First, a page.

Gold Drops to 8-Month low
New York (Sept 25) Failure for the US equity market to extend its recent correction and broad USD strength has been significantly gold-negative. Gold’s negative correlation to the S&P 500 has been consistently negative this year as investors have avoided diversification, favoring risky assets. As US stocks headed higher gold has fallen to $1208.86 with little demand generating at even these low levels. With the ECB potentially dragging their feet on further accommodating policy (perhap more clarity at Draghi speech this afternoon), and gold no longer getting major support from geopolitical risk, gold bulls might be interested in the Swiss gold referendum on November 30th. There are three mains points: 1) that the SNB must hold 20% of its asset in gold 2) the gold must be held in Switzerland and 3) the SNB can’t sell any of its gold reserves. Major Swiss banks suggest that nearly 1500 tones would need to be acquired over a three year period. This development would clearly be bullish for the precision metal.
XAU at risk as Fed exits QE?
The optimism on US recovery and the hawkish Fed expectations will certainly keep the selling pressures tight in XAU/USD. The significant surge in gold prices has started in 2007-2008 as the Fed launched its first QE program to counter the liquidity crisis post-Lehman default. The inflationary fears due to massive liquidity injection lifted the XAU/USD above $1,000 toward the end-2009. The gold hit $1,920 per ounce on September 2011. As the Fed intervention did not result in irrepressible inflationary pressures, the gold prices are seen stabilized at $1,200-1,500. However as we approach the lower band of past four-year trading band, multiple factors enter the game and the price direction becomes difficult to predict.
Today, the market sentiment improves regarding the US economy. The Fed gently tapers its third QE program and the monthly bond purchases are scheduled to end in October 2014. This will bring us to the new era of policy normalization. The Fed’s 4.5 billion dollar balance sheet will start contracting. Will follow the first Fed fund rate hike. Although the timing remains uncertain, the first Fed hike is estimated by the second half of 2015. From a technical perspective, the Fed normalization could stimulate normalization in gold markets and possibly shift the gold levels toward $680-1000 (2008-2009 trading band) should the critical $1,150-80 support breaks. This said, the markets are not pricing in the coming ECB expansion yet. Should the ECB liquidity partially counter-balance the Fed tightening, the normalization in gold markets will certainly be delayed.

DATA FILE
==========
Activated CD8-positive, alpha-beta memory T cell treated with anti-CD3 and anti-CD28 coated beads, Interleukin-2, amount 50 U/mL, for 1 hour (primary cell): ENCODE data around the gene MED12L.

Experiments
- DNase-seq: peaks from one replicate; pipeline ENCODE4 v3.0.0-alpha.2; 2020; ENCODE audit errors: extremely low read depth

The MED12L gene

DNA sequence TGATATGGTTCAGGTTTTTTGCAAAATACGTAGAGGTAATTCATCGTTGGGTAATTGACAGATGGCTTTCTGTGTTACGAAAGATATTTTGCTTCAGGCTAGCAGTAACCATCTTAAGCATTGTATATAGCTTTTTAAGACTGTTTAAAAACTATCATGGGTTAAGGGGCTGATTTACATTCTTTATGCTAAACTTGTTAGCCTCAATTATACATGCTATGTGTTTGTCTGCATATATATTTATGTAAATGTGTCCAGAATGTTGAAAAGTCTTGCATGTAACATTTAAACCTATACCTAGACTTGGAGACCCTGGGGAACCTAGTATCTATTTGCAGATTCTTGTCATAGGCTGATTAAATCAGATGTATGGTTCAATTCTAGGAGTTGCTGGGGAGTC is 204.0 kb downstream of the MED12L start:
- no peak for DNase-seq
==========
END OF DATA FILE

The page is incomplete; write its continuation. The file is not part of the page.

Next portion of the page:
Risk of correlation breakdown
On the opposite side, the geopolitical tensions and the safe-haven demand keep the XAU/USD bid above this critical support. Yet if the US economy is ready for normalization, it should be good news for risk lovers. As the risk appetite improves, the gold allocation in investment portfolios should automatically decrease, thus further weigh on gold prices. Following this reasoning, we can also explain why the SPDR Gold Trust holdings retreated to 774.65 metric tons, the lowest since December 2008.
At this point, we still need the hedging / risk-diversifying characteristic of gold in investment portfolios, simply because the end of cheap liquidity can temporary hit the stock/bond values, increase volatilities and keep the demand in gold sustained before the tighter Fed policy becomes the new standard. However, we see a fresh breakdown in negative correlation between S&P 500 stocks and XAU since September 16-17th Fed meeting. The 40-day correlation between the US stocks and XAU turn positive for the first time this year, fueling doubts that the portfolio managers cannot safely count on gold hedging mechanism. Should this situation persist, the $1,150-80 support will come under higher pressure.
Is the sharp reversal in correlation dynamics temporary?
As the ECB expansion is poorly priced in, a tangible explanation is perhaps the gold demand ex-investment/hedging purposes and the lower gold supply. In fact, the gold prices falling towards $1,200 elicits strong demand in physical gold markets as Asian and Middle East markets are highly price sensitive. The gold demand in China and India, world’s biggest gold buyers, are expected to accelerate in the fourth quarter, while the latest reports show that the scrap supply will drop 17% in 2H. The classical supply-demand mechanisms should thus sustain the gold prices before the year-end as the festive/wedding season is expected to have significant boost in the physical gold markets. This seasonal effect clearly distort the short-term shift in correlation dynamics. Hence it is too early to talk about a long-term impact on gold prices. Walking into 2015, we will be closely monitoring a break below the $1,150/80 support, as the Fed/ECB dynamics concertize.